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Point of Origin
WHAT'S IT ALL ABOUT?
For a made-for-TV movie (in this case, HBO), Newton Thomas Sigel's Point of Origin ain't half bad. Based on the true story of an arson investigator who allegedly started a great number of fires in the Los Angeles area in the 1980s, what could have been a typically earnest cable production is actually a stylish, fairly well told and constructed thriller.
Veteran investigator John Orr (Ray Liotta) is in the process of attempting to solve a series of deadly fires near Glendale. In the midst of his expert analysis, he's training a wet-behind-the-ears junior partner named Keith Lang (John Leguizamo). But soon, it becomes clear that the perpetrator is himself a fireman, and the noose begins to tighten—against all odds—around the neck of Orr. It's up to Lang to either clear his mentor's name or take him down.
Sigel uses a striking style to tell his story, involving selective color saturation and desaturation, as well as time-lapse. For a nice change of pace, the stylistic tricks are completely in service of the story and actually make the arson investigator's job quite fascinating. That being said, some of the film's other tricks—for example, the heavy make-up job that supposedly obscures Orr's face when he inhabits his firebug persona—never work quite as effectively as they should.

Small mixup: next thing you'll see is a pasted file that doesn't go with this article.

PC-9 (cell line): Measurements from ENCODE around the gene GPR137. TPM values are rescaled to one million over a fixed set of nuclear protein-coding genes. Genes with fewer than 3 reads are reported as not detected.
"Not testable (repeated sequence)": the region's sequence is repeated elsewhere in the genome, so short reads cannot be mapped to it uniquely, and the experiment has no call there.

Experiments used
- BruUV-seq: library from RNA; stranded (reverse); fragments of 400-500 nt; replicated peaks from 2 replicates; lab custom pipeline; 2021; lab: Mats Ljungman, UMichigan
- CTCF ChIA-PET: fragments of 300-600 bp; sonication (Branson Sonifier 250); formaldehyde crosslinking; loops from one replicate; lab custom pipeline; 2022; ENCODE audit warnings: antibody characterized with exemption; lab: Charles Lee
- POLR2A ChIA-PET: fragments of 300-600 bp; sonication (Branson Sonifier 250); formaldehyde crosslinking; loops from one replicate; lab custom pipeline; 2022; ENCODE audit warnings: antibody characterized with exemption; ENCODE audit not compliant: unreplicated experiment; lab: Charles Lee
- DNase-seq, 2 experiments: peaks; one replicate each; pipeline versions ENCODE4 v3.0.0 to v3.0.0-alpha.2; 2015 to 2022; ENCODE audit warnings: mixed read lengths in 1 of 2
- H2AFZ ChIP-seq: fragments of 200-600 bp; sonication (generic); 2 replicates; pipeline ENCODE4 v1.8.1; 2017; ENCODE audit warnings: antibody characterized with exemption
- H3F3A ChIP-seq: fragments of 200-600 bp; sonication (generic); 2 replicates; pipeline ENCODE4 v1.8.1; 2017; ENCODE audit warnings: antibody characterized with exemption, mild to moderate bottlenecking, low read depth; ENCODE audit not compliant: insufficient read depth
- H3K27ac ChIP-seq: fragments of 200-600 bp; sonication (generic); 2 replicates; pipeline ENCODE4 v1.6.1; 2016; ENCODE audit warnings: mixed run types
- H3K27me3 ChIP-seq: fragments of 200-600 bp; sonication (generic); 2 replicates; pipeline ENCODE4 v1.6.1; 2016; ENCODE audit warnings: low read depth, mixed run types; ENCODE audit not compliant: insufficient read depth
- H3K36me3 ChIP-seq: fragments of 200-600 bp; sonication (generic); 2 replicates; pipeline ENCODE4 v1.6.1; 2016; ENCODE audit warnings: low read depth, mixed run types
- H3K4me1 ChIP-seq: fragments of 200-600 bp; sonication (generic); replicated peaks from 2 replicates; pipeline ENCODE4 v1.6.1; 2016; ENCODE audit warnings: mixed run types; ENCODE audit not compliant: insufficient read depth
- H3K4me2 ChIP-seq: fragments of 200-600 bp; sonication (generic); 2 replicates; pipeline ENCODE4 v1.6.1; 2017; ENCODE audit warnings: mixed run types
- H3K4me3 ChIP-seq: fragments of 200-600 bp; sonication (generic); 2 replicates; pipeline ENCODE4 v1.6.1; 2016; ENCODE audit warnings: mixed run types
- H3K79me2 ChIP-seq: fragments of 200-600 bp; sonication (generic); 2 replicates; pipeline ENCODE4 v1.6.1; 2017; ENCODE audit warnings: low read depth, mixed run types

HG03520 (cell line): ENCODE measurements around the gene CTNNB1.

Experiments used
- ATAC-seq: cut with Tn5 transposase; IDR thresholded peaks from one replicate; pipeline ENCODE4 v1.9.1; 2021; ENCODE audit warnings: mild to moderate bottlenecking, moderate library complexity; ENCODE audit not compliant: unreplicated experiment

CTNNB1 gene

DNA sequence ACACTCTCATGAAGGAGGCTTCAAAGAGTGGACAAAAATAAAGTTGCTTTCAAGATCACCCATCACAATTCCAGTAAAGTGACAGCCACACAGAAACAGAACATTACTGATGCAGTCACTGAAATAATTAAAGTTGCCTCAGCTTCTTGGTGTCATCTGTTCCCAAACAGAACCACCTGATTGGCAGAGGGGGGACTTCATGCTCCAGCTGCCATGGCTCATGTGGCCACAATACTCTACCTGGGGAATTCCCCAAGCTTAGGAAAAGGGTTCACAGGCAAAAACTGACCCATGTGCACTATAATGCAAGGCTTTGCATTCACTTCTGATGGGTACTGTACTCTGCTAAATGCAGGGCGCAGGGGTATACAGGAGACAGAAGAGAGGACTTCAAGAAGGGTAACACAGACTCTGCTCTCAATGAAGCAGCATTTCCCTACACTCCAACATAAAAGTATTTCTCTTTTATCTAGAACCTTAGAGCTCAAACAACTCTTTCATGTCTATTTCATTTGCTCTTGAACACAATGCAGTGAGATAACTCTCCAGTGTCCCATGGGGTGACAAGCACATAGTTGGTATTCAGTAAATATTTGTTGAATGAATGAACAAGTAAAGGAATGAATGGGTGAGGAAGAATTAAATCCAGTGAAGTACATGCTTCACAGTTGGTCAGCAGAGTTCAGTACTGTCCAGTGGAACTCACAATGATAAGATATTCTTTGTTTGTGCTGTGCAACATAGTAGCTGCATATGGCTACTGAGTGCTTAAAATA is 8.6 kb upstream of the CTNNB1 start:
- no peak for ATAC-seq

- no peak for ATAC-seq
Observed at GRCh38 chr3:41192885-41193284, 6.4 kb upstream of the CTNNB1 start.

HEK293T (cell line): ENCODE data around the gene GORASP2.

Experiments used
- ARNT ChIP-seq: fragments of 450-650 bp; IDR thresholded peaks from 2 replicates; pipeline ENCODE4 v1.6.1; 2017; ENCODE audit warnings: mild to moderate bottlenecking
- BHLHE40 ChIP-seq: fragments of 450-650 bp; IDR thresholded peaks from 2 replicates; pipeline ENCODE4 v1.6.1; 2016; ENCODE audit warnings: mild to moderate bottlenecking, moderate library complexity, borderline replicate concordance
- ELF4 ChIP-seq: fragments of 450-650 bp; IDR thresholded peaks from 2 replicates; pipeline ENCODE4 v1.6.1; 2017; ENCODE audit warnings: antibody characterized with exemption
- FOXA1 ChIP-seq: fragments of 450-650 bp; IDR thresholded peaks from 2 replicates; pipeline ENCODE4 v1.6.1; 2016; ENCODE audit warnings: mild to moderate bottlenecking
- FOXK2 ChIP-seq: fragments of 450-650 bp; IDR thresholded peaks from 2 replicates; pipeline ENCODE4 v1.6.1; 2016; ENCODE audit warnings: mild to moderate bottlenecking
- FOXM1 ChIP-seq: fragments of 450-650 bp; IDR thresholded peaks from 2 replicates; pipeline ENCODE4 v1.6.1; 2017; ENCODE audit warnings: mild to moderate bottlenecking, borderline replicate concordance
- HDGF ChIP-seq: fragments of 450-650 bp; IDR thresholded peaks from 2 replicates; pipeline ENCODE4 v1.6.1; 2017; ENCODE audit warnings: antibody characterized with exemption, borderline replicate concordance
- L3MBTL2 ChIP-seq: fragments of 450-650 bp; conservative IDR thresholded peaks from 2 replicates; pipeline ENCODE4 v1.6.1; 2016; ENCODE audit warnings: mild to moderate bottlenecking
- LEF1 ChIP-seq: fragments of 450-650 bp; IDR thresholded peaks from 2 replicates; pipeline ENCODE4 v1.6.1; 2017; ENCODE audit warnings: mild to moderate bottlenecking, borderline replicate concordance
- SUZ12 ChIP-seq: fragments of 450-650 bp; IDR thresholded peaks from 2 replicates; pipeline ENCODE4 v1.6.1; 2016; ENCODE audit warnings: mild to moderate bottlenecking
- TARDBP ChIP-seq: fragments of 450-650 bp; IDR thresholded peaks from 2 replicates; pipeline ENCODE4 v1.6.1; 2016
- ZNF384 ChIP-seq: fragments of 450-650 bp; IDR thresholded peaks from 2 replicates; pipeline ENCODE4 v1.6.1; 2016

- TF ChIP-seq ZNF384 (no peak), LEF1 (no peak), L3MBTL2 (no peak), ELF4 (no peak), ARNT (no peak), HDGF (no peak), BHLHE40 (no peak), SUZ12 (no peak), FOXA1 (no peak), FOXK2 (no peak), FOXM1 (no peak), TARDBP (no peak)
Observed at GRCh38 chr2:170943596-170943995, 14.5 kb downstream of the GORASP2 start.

The performances are uniformly fine. Liotta is actually quite subdued, conveying a nice inner turmoil when necessary, and letting loose with the rage on occasion. Leguizamo is surprisingly effective in this dramatic role. Other standouts include a steely-eyed Colm Feore and a sultry Illeana Douglas.
HOW'S IT LOOK?
HBO Films presents Point of Origin in a pretty good anamorphic-widescreen transfer of the film's original 1.85:1 television broadcast. The greatest asset of this presentation is its level of detail, which reaches into backgrounds. Also, the print used is very clean and free of any kind of blemishes, However, the film has a hard, contrasty look that lends itself to grain—perhaps this was intentional. And I'm sure the frequently heavy saturation of color was intentional, as I learned that from the director commentary, but I'm not sure the bleeding was intentional. I also noticed some fairly heavy application of edge enhancement.
HOW'S IT SOUND?
The disc's Dolby Digital 5.1 track sounds clear and natural, and uses its surround channels effectively for nice ambient noise, music, and sound effects.
WHAT ELSE IS THERE?
The only special feature of note is an Audio Commentary with Director Newton Thomas Sigel, which he starts by saying, "Truth is stranger than fiction." Although this is a fairly dry commentary with occasional dead spots, he spends a good deal of time talking about how the film's structure mirrors the job of the arson investigator, and about the subjective nature of memory, and about the alterations the screenwriter made from the true story. I was intrigued by how Sigel sees "the camera as an actor in the scene." He also talks about how some effects shots were accomplished. It's a good conversation.
You also get Cast & Crew biographies.
WHAT'S LEFT TO SAY?
Point of Origin is a better-than-average HBO thriller that's at least worth a rental.